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Advocate staff photo by HILARY SCHEINUK – Department of Wildlife and Fisheries Secretary Charlie Melancon, named by Louisiana Gov. John Bel Edwards, speaks at a press conference, Wednesday, December 16, 2015.


Charlie Melancon resigned Wednesday as secretary of the Louisiana Department of Wildlife and Fisheries.

“Charlie and I have agreed that we should move the agency in a different direction,” Gov. John Bel Edwards said Wednesday, adding that the former congressman has been a tremendous public servant.

“This will be a time of transition for the department, but there are still positive reforms we can make to LDWF to correct the significant issues raised in the Legislative Auditor's report regarding the previous administration's mismanagement,” the governor added.

Melancon is the first cabinet secretary to leave the 11-month-old Edwards administration. He was a congressman from 2005 to 2011, representing the district covering the bayou communities of south Louisiana.

Melancon did not respond Wednesday to calls and emails seeking comment.

Melancon had ordered a “complete internal review” after an analysis by Legislative Auditor Daryl Purpera raised numerous issues with millions of dollars spent during the previous administration. Auditors stated that Gulf oil spill recovery money intended for fish testing instead paid for unnecessary iPads, cameras, boats and now-missing fishing equipment, according to the Associated Press.

He also clashed with U.S. Rep. Garret Graves, R-Baton Rouge, over a congressional bill that would hand recreational red snapper management in the Gulf of Mexico to the five Gulf states.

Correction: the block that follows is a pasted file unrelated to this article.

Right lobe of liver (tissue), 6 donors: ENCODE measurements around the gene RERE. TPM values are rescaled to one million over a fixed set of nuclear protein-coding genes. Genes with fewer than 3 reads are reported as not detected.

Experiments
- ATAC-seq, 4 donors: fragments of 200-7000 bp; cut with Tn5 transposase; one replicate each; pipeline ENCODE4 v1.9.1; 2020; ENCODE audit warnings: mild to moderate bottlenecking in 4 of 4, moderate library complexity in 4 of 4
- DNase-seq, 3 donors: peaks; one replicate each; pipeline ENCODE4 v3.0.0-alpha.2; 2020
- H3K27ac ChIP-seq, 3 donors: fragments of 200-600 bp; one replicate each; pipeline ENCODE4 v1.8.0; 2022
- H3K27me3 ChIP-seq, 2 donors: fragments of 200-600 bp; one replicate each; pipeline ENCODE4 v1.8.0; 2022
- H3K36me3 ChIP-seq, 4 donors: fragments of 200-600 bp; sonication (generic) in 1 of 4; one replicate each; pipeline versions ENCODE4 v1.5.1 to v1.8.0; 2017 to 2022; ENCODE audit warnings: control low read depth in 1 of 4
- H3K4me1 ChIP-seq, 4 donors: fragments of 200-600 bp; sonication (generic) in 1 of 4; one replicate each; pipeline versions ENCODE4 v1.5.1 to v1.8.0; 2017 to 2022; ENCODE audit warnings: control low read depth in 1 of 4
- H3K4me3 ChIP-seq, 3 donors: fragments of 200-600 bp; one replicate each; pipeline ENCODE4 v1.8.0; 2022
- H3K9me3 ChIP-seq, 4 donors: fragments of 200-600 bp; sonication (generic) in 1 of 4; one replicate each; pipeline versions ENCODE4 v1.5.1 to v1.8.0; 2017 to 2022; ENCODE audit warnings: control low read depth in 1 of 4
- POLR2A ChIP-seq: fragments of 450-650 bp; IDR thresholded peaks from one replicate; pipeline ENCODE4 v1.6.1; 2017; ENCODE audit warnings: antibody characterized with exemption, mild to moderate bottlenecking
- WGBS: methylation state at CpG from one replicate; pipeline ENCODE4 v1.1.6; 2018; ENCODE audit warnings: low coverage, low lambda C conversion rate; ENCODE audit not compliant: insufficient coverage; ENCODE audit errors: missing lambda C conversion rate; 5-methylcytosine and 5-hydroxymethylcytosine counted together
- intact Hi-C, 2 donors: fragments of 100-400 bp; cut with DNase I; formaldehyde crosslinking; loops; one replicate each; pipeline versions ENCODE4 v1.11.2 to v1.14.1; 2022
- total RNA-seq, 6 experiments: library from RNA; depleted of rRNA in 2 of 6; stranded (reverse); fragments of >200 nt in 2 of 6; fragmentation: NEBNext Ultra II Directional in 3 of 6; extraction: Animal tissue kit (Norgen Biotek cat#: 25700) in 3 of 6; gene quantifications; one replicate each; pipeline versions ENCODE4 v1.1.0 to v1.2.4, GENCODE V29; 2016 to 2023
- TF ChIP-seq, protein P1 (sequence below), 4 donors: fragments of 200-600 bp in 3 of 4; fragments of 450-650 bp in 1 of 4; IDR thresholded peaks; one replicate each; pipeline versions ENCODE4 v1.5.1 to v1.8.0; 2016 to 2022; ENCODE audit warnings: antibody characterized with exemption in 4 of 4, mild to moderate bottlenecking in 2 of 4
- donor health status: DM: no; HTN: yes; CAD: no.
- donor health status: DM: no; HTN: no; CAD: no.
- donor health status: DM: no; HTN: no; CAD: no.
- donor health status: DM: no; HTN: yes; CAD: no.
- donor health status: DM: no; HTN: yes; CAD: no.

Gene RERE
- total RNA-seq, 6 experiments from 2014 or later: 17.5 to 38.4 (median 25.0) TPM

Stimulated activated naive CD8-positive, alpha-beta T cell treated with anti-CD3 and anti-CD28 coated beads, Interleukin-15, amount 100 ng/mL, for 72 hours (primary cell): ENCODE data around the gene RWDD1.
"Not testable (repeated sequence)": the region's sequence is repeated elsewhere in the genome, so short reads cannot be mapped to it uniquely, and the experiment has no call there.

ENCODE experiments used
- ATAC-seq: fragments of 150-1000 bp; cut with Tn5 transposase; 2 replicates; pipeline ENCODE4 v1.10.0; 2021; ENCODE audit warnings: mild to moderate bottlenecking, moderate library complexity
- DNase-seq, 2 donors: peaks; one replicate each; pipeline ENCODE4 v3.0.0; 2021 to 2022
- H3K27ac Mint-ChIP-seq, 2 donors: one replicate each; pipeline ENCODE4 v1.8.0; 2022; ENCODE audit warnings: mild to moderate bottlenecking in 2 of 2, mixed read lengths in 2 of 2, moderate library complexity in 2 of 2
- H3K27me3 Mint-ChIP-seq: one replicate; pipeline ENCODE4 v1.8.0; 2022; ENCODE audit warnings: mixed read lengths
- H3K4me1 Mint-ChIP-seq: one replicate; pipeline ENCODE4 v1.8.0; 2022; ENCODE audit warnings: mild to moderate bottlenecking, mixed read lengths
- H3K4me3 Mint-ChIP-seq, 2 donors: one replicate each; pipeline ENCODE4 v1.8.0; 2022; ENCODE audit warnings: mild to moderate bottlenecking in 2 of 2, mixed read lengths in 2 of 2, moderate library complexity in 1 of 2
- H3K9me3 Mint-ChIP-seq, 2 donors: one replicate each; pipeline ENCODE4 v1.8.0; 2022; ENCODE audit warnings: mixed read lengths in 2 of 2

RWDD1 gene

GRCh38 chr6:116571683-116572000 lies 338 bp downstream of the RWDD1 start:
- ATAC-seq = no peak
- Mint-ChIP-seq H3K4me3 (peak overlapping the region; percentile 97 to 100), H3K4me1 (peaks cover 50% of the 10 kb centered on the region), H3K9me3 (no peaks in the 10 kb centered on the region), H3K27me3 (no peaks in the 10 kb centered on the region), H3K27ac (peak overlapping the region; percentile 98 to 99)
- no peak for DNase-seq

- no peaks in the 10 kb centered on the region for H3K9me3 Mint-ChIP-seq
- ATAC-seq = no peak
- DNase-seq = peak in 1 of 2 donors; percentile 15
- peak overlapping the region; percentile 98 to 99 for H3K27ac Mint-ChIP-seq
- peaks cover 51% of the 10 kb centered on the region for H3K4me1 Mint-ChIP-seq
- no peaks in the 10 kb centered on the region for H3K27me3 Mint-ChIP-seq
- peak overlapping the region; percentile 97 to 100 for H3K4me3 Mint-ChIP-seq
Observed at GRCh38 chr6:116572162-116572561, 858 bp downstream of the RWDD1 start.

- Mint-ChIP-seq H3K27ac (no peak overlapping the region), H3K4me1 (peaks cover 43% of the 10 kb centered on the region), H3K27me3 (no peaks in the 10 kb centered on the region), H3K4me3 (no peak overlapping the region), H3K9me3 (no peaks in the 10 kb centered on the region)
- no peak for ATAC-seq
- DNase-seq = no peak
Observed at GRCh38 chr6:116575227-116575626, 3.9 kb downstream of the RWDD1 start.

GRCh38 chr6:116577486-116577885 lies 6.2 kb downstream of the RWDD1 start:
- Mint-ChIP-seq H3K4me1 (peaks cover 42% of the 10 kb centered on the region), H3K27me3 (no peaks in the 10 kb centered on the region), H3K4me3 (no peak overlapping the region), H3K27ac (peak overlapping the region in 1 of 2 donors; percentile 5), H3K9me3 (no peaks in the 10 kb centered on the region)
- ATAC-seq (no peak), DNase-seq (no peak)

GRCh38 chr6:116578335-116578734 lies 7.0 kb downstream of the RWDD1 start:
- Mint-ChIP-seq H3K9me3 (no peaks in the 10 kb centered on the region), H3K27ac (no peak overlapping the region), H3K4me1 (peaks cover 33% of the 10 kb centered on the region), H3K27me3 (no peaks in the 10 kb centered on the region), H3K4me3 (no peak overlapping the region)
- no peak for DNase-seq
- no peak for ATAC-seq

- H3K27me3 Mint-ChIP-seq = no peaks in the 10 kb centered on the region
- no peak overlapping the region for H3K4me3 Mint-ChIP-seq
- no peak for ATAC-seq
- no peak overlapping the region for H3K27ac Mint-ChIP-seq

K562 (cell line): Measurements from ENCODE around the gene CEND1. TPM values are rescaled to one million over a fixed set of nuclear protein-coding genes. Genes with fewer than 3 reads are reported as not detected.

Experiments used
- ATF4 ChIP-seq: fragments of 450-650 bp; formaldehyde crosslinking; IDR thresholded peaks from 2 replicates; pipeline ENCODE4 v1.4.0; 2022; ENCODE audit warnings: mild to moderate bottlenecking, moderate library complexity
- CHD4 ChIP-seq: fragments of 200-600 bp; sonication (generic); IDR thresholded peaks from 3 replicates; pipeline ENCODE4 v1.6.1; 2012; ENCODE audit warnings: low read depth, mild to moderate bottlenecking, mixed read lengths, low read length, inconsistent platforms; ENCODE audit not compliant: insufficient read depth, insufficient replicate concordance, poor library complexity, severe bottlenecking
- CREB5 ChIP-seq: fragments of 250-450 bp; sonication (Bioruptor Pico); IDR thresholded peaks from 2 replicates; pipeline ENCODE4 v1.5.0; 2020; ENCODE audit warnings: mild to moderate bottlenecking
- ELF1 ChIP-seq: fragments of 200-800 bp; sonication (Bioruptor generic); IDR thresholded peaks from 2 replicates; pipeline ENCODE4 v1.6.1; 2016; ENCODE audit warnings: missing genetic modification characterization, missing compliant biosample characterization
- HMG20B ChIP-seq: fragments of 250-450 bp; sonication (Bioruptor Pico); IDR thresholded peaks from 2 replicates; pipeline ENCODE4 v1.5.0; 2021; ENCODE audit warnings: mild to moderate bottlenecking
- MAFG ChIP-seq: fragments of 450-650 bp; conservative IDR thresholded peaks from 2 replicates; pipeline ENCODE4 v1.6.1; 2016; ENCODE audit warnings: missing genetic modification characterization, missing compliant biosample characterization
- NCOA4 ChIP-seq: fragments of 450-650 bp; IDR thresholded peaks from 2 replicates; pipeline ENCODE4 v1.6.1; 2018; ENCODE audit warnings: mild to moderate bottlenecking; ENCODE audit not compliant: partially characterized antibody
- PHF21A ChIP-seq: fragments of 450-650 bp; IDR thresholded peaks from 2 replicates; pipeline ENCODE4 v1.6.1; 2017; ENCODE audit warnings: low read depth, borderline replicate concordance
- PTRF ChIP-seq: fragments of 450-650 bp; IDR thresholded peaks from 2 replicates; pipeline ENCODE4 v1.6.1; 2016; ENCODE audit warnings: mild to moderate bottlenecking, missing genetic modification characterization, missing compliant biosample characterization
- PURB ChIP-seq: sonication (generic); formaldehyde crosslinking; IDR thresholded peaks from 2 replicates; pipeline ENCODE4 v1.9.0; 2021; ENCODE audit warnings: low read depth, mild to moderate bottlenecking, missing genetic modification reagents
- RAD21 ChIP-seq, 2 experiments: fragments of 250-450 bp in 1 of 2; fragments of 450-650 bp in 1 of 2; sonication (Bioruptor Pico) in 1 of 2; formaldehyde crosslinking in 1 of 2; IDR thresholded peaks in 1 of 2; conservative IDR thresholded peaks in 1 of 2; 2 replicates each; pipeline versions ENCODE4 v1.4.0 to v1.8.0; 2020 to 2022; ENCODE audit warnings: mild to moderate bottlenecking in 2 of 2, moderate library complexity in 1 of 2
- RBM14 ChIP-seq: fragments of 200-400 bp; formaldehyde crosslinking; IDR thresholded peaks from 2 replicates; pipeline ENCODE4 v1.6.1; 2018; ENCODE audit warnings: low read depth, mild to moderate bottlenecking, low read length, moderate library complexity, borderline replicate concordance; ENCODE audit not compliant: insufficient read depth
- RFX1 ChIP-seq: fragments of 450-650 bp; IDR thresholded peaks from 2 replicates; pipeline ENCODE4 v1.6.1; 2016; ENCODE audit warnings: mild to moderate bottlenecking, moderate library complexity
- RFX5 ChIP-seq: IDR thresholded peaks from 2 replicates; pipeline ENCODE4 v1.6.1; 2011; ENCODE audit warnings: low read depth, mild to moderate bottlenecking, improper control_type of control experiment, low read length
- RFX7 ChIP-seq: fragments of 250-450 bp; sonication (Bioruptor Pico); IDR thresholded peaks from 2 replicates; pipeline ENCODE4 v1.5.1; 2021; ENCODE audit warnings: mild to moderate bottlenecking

Melancon objected, saying the legislation would put the onus of data collection on the states.

Graves countered that money is available to the states from various sources and should not be an impediment for states to begin regional management.

Graves released a statement Wednesday, saying: “We appreciate Charlie’s years of public service and wish him well in future endeavors. We also look forward to working with the new secretary to ensure Louisiana remains the Sportsman’s Paradise. The State of Louisiana has a remarkable record of sustainable wildlife and fisheries leadership. We can build upon these successes by delegating management authority over larger areas of Gulf of Mexico fisheries.”

Melancon also initiated plans to end several programs popular with recreational anglers, including reducing the number of days for fishing snapper and terminating tournaments.

At its August meeting, the Louisiana Wildlife and Fisheries Commission refused to approve its July minutes, saying Melancon’s executive assistant, Wendy Brogdon, hadn’t finished preparing the document. She was later placed on administrative leave.

On Dec. 9, Brogdon filed a lawsuit in 19th Judicial District Court alleging she was terminated after Melancon falsely accused her of “forgery.”

Follow Mark Ballard on Twitter, @MarkBallardCnb.